When Money Dies The Nightmare of Deficit Spending, Devaluation, and Hyperinflation in Weimar Germany

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  • Format: Paperback
  • Copyright: 2010-10-12
  • Publisher: PublicAffairs
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When Money Diesis the classic history of what happens when a nationrs"s currency depreciates beyond recovery. In 1923, with its currency effectively worthless (the exchange rate in December of that year was one dollar to 4,200,000,000,000 marks), the German republic was all but reduced to a barter economy. Expensive cigars, artworks, and jewels were routinely exchanged for staples such as bread; a cinema ticket could be bought for a lump of coal; and a bottle of paraffin for a silk shirt. People watched helplessly as their life savings disappeared and their loved ones starved. Germanyrs"s finances descended into chaos, with severe social unrest in its wake. Money may no longer be physically printed and distributed in the voluminous quantities of 1923. However, "quantitative easing," that modern euphemism for surreptitious deficit financing in an electronic era, can no less become an assault on monetary discipline. Whatever the reason for a countryrs"s deficit-necessity or profligacy, unwillingness to tax or blindness to expenditure-it is beguiling to suppose that if the day of reckoning is postponed economic recovery will come in time to prevent higher unemployment or deeper recession. What if it does not? Germany in 1923 provides a vivid, compelling, sobering moral tale. "Engrossing and sobering." -Daily Express(London)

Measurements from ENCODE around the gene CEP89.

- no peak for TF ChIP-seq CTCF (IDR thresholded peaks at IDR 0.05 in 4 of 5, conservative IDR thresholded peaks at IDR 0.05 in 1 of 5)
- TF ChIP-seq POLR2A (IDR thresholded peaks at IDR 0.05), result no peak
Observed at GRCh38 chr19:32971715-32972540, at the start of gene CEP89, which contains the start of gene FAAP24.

Author Biography

Adam Fergusson has been a member of the European Parliament, a special adviser at the Foreign Office, a consultant on European affairs for international industry and commerce, and a political adviser during Margaret Thatcher's government. A Fellow of the Royal Society of Literature and the author of five books, he lives in London.

Table of Contents

Note to the 2010 editionp. vii
Prologuep. ix
Gold for Ironp. 1
Joyless Streetsp. 17
The Bill Presentedp. 27
Delirium of Milliardsp. 39
The Slide to Hyperinglationp. 61
Summer of'22p. 80
The Hapsburg Inheritancep. 92
Autumn Paper-chasep. 108
Ruhrkampfp. 129
Summer of'23p. 158
Havensteinp. 170
The Bottom of the Abyssp. 186
Schachtp. 205
Unemployment Breaks Outp. 218
The Wounds are Baredp. 233
Epiloguep. 248
Acknowledgmentsp. 257
Bibliographyp. 259
Indexp. 261
Table of Contents provided by Ingram. All Rights Reserved.

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